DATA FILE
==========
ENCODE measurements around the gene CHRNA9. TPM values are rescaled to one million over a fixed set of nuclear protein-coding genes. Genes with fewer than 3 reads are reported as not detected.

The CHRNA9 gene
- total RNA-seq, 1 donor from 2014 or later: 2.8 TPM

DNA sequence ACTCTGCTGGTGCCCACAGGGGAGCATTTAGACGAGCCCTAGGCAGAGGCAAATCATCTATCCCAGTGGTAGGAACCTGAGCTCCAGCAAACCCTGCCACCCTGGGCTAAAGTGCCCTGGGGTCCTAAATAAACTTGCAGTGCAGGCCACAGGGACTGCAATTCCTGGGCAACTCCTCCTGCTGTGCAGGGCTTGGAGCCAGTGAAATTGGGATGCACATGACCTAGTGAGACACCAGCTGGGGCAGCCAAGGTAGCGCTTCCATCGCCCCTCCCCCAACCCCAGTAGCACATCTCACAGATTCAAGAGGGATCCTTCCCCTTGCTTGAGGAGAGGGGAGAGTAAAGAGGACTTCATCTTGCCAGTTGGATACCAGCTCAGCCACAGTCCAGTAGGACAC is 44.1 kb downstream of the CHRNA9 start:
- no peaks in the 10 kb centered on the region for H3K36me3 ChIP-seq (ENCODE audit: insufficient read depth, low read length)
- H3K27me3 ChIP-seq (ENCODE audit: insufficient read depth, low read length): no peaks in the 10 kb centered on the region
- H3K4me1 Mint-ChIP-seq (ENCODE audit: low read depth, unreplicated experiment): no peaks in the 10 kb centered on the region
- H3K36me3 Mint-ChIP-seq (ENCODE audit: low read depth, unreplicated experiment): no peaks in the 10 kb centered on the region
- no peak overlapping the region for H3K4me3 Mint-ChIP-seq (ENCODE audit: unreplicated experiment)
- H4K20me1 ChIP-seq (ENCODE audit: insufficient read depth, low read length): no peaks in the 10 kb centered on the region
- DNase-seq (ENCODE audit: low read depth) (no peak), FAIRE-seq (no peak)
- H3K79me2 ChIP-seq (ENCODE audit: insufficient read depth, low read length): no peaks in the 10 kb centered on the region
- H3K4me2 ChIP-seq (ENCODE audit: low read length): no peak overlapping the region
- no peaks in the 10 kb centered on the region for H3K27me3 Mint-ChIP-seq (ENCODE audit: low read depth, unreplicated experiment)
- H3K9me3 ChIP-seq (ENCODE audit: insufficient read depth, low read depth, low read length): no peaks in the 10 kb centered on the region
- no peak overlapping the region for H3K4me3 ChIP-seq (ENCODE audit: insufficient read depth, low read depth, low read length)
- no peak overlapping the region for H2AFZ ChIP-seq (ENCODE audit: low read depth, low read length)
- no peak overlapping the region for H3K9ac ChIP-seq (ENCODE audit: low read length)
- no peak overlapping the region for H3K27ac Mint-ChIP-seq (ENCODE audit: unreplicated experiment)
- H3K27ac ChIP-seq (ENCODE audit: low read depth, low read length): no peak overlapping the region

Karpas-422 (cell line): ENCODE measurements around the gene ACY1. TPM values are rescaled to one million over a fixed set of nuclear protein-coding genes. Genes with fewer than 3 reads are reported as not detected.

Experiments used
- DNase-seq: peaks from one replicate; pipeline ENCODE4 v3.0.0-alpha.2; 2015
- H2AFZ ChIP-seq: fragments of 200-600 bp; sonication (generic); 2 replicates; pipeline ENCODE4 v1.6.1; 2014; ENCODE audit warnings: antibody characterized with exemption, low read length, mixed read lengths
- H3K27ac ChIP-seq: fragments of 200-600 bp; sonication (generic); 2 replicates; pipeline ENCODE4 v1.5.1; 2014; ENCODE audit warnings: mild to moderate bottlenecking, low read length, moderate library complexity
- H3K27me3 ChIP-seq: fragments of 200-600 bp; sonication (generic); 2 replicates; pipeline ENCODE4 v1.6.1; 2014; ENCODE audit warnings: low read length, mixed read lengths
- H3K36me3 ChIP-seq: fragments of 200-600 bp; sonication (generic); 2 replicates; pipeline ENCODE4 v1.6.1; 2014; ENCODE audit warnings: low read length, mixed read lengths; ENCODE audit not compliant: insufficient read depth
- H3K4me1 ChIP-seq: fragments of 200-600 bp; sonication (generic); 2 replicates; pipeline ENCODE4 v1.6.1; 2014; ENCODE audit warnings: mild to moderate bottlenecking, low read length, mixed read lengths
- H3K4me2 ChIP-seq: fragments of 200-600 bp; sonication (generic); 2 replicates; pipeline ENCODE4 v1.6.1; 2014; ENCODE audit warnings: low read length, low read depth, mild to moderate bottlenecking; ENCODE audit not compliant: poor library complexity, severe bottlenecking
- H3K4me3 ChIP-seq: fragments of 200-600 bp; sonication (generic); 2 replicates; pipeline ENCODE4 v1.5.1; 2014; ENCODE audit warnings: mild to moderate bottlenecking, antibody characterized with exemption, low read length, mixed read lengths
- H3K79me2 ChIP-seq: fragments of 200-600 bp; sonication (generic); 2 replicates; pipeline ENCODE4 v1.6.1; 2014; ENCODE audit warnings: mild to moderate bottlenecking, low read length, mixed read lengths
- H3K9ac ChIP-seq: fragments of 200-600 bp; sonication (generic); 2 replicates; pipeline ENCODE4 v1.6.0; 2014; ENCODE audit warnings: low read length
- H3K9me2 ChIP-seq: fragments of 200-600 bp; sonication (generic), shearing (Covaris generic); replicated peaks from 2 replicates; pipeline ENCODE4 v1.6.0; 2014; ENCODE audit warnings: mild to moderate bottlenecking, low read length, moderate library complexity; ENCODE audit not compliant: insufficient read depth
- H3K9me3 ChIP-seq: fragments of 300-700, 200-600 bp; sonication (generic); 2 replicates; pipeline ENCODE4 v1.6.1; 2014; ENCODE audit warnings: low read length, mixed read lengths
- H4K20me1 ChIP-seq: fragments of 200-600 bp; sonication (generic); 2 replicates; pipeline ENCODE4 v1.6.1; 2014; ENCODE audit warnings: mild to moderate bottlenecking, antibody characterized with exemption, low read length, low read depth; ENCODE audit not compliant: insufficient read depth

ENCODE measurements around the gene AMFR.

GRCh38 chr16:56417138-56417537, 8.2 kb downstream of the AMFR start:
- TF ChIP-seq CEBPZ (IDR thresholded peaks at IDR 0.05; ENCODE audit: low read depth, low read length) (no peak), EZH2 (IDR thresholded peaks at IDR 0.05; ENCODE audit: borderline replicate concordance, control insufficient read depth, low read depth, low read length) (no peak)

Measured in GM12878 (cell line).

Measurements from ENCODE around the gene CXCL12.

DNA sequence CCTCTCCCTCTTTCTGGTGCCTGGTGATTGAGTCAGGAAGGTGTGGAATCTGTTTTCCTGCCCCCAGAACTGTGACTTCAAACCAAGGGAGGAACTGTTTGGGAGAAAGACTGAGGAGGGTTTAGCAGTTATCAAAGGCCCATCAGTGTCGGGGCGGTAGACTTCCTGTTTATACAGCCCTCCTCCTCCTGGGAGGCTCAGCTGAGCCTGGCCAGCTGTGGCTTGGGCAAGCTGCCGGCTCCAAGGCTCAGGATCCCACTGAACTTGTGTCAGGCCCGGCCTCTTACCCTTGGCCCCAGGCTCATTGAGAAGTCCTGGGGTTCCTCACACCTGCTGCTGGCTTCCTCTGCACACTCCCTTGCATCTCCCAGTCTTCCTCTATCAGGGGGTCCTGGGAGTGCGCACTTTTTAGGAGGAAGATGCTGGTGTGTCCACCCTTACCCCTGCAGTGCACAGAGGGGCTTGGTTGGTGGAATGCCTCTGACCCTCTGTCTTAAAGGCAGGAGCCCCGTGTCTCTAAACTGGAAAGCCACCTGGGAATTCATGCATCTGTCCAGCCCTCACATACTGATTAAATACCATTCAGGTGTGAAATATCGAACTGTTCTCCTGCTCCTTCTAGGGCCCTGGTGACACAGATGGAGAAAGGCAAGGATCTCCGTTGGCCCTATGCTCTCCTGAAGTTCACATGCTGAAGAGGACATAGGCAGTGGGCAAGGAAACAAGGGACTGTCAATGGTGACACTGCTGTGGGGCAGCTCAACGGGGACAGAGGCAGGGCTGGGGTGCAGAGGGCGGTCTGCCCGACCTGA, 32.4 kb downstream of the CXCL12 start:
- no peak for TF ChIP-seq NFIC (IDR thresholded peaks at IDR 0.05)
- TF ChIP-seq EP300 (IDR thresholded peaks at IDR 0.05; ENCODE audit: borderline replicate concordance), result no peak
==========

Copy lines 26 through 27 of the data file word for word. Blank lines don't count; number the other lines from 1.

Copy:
- H3K27me3 ChIP-seq: fragments of 200-600 bp; sonication (generic); 2 replicates; pipeline ENCODE4 v1.6.1; 2014; ENCODE audit warnings: low read length, mixed read lengths
- H3K36me3 ChIP-seq: fragments of 200-600 bp; sonication (generic); 2 replicates; pipeline ENCODE4 v1.6.1; 2014; ENCODE audit warnings: low read length, mixed read lengths; ENCODE audit not compliant: insufficient read depth